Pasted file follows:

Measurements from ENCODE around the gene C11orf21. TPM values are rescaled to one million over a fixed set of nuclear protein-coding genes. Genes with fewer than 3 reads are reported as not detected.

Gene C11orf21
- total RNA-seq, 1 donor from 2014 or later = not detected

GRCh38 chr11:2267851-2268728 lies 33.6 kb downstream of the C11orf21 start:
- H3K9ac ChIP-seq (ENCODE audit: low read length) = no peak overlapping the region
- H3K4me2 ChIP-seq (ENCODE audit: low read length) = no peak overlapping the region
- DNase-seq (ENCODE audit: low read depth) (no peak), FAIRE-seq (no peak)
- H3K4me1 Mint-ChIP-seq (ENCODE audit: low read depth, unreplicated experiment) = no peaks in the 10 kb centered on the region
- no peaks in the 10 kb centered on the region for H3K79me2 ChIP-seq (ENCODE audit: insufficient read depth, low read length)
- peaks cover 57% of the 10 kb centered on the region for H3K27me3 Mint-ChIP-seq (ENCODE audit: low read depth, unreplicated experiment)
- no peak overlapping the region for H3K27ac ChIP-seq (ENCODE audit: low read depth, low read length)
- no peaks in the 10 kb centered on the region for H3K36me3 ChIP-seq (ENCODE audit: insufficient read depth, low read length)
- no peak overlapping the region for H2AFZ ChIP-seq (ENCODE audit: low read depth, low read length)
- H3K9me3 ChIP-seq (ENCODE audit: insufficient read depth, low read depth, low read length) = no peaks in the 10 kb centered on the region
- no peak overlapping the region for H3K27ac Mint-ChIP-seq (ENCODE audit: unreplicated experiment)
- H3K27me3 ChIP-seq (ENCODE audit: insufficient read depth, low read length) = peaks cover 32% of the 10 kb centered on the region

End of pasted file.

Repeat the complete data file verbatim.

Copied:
Measurements from ENCODE around the gene C11orf21. TPM values are rescaled to one million over a fixed set of nuclear protein-coding genes. Genes with fewer than 3 reads are reported as not detected.

Gene C11orf21
- total RNA-seq, 1 donor from 2014 or later = not detected

GRCh38 chr11:2267851-2268728 lies 33.6 kb downstream of the C11orf21 start:
- H3K9ac ChIP-seq (ENCODE audit: low read length) = no peak overlapping the region
- H3K4me2 ChIP-seq (ENCODE audit: low read length) = no peak overlapping the region
- DNase-seq (ENCODE audit: low read depth) (no peak), FAIRE-seq (no peak)
- H3K4me1 Mint-ChIP-seq (ENCODE audit: low read depth, unreplicated experiment) = no peaks in the 10 kb centered on the region
- no peaks in the 10 kb centered on the region for H3K79me2 ChIP-seq (ENCODE audit: insufficient read depth, low read length)
- peaks cover 57% of the 10 kb centered on the region for H3K27me3 Mint-ChIP-seq (ENCODE audit: low read depth, unreplicated experiment)
- no peak overlapping the region for H3K27ac ChIP-seq (ENCODE audit: low read depth, low read length)
- no peaks in the 10 kb centered on the region for H3K36me3 ChIP-seq (ENCODE audit: insufficient read depth, low read length)
- no peak overlapping the region for H2AFZ ChIP-seq (ENCODE audit: low read depth, low read length)
- H3K9me3 ChIP-seq (ENCODE audit: insufficient read depth, low read depth, low read length) = no peaks in the 10 kb centered on the region
- no peak overlapping the region for H3K27ac Mint-ChIP-seq (ENCODE audit: unreplicated experiment)
- H3K27me3 ChIP-seq (ENCODE audit: insufficient read depth, low read length) = peaks cover 32% of the 10 kb centered on the region